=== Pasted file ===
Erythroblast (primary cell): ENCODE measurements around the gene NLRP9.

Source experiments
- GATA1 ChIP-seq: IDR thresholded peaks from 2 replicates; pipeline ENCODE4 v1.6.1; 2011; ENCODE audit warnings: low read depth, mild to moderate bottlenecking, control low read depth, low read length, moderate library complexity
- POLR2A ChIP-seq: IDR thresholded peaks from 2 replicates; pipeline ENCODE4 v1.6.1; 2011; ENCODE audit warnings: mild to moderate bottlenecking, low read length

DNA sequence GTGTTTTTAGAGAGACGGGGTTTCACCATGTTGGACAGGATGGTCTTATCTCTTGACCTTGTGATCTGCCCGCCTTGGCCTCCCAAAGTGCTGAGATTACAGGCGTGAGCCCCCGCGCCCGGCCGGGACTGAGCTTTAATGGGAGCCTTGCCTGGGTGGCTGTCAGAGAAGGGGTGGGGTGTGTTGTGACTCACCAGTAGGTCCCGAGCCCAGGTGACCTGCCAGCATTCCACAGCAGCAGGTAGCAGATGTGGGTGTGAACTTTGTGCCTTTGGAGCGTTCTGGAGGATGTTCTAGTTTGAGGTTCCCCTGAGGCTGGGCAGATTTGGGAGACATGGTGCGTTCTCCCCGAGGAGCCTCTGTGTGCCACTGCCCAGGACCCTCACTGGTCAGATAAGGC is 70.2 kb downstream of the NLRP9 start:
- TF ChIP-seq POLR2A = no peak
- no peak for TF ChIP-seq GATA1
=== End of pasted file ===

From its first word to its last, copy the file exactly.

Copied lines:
Erythroblast (primary cell): ENCODE measurements around the gene NLRP9.

Source experiments
- GATA1 ChIP-seq: IDR thresholded peaks from 2 replicates; pipeline ENCODE4 v1.6.1; 2011; ENCODE audit warnings: low read depth, mild to moderate bottlenecking, control low read depth, low read length, moderate library complexity
- POLR2A ChIP-seq: IDR thresholded peaks from 2 replicates; pipeline ENCODE4 v1.6.1; 2011; ENCODE audit warnings: mild to moderate bottlenecking, low read length

DNA sequence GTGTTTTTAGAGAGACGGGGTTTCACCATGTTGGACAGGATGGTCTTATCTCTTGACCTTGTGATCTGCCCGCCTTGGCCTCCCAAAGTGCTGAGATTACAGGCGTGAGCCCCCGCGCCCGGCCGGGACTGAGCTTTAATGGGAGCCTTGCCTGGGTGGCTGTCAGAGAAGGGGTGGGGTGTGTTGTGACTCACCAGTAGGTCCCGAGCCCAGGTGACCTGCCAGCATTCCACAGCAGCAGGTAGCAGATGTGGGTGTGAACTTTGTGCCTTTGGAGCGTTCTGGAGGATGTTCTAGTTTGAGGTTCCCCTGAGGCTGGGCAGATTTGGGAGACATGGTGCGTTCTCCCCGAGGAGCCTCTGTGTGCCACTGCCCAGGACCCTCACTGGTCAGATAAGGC is 70.2 kb downstream of the NLRP9 start:
- TF ChIP-seq POLR2A = no peak
- no peak for TF ChIP-seq GATA1